Editor: Hani H. Abujudeh, MD
Publisher: Oxford University Press – 415 pages
Book Review by: Nano Khilnani

Emergency Radiology is a new subspecialty of radiology that enables its practitioners to image parts of the anatomy that are injured and that need to be examined promptly in order to decide on the immediate course of action to be taken by the physician-surgeon in the emergency room of the hospital.

It is a combined study of organs, organ systems and a range of various imaging modalities. Its essential nature embodies multi-organ, multi-modality views. The knowledge and skills acquired in this field enable the practitioner to present to acute-care providers, an immediate, comprehensive evaluation of the patient’s injury or injuries to begin surgery or perform other forms of treatment to mitigate the victim’s physical condition.

From a real-life occupational perspective, emergency radiologists provide time-critical support to trauma surgeons and other personnel in emergency rooms. In some cases, they also provide tele-radiology and off-hour services to institutions worldwide that lack such qualified personnel.

Fifty-four specialists in imaging services, radiology, surgery, and other fields, from the United States (mainly Massachusetts), India, Saudi Arabia, Thailand, and Venezuela wrote the 66 chapters of this book that are organized around nine Sections, namely:


  1. Section I. Head, Neck, and Spine Emergencies
  2. Section II. Chest Emergencies
  3. Section III. Abdominal Emergencies
  4. Section IV. Pelvic Emergencies
  5. Section V. Bone: Lower Extremity Emergencies
  6. Section VI. Bone: Upper Extremity Emergencies
  7. Section VII. Pediatric Emergencies
  8. Secrion VIII. Special Topics in Emergency Radiology
  9. Section IX. Nuclear Medicine Emergencies

Among the imaging techniques emergency radiologists must master are: computed tomography (CT), magnetic resonance imaging (MRI), position emission tomography (PET) and x-ray. There has been growing demand for qualified and competent emergency radiologists in recent years who are able to correctly interpret images.

One of the challenges emerging in the field of emergency radiology is growing demand for them in the effort to provide better healthcare services with more accurate interpretation of the imaging results. The others are:

  1. Greater demand for increasing manpower, with an aging population in the United States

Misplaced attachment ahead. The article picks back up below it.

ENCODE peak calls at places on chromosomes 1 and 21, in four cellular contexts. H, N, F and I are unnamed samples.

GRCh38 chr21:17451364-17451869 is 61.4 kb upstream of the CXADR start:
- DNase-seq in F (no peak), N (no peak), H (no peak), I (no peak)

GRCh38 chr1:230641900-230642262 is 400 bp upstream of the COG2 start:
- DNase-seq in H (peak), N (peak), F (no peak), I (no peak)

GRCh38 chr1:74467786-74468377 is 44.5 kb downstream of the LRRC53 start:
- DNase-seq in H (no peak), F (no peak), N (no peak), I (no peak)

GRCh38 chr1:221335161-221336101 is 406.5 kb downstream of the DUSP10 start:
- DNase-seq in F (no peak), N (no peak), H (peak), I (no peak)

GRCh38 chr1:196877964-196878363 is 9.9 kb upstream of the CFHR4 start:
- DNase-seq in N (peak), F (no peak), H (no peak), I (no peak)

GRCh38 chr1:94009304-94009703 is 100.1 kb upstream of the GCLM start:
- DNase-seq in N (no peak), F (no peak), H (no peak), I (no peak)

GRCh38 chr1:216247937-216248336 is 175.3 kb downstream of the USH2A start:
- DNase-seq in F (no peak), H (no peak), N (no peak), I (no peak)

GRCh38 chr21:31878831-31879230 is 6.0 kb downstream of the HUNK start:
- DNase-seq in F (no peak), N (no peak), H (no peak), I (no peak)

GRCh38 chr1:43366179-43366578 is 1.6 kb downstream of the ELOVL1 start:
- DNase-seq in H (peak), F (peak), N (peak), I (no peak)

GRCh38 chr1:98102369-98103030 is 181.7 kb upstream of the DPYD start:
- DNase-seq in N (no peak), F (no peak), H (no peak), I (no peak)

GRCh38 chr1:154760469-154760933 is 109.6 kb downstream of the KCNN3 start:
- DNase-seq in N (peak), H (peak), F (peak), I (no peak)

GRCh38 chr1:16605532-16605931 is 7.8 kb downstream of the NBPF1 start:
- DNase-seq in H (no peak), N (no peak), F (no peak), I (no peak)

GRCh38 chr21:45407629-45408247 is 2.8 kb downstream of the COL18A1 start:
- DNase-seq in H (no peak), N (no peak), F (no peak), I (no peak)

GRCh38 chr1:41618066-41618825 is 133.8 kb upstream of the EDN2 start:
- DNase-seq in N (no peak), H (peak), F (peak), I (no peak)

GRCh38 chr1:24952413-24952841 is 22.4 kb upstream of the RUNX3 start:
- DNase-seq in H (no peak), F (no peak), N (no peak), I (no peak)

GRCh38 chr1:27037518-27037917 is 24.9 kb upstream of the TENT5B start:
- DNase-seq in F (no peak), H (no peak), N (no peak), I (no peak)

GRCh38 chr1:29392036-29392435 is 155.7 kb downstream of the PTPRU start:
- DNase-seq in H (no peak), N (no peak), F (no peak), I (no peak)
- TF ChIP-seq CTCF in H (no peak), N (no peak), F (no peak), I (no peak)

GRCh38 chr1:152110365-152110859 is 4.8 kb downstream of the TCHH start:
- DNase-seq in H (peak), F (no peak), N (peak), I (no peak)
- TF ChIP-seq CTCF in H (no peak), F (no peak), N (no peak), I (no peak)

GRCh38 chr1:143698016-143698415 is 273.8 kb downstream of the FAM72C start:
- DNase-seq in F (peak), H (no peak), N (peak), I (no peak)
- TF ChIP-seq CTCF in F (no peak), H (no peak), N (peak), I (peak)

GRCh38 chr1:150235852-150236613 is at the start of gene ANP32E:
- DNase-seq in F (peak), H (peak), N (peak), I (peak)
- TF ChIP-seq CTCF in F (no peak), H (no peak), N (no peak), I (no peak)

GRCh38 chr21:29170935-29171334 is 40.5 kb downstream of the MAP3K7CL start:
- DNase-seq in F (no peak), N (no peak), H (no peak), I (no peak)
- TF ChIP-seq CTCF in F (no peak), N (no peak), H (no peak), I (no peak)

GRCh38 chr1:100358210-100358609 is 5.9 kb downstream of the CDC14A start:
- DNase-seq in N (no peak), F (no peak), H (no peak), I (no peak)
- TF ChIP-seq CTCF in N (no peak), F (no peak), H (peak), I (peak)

2. Development of evidence-based best practices to provide care in patient-centered effective and efficient ways
  3. Defining the scope of the specialty for board certification, credentialing, and other quality assurance practices

The materials in all the chapters are systematically organized, and in standard ways. You the reader can learn about each subject more easily and quickly when your expectation is predictable

For example in chapter 1, Traumatic Brain Injury, as in other chapters, you will see the following headings after the chapter title and bylines in the order given below:

Clinical Features
Anatomy and Physiology
How to Approach the Image (different types of images and findings presented in this section)
What Not To Miss
Differential Diagnoses
Imaging Findings
Clinical Issues
Key Points
Further Reading

Let’s take a brief look at some of the facts and discussions presented in the first two headings of this chapter:

Definition: One of the most common causes of neurological disability in the United States is traumatic brain injury (TBI) which affects 1.7 million people in this country each year. It results in approximately 275,000 hospitalizations, around 52,000 deaths, and it has a very high cost of care: about $76 billion.

Clinical Features: This major type of injury to the brain results in cerebral contusion, diffuse axonal injury (DAI), intracranial hemorrhage (ICH), and in severe cases, coma and death. The degree of the injury is classified as mild, moderate, or severe based on these four factors: duration of the loss of consciousness, Glassgow Coma Scale (GCS) score, presence of post-traumatic amnesia lasting less than an hour, and no definite findings on standard CT or MR scans.

This is an excellent book that is authoritative with more than fifty specialists’ contributions, thorough with more than 66 chapters on a large range of topics, and with materials (text and images) that are well organized, presented and written.



Hani J. Abujudeh, MD, MBA, FSIR, FACR is Associate Professor of Radiology at Massachusetts General Hospital and Harvard Medical School in Boston, Massachusetts. He is also Chairman of Radiology at Cooper University Hospital and Cooper Medical School at Rowan University in Camden, New Jersey.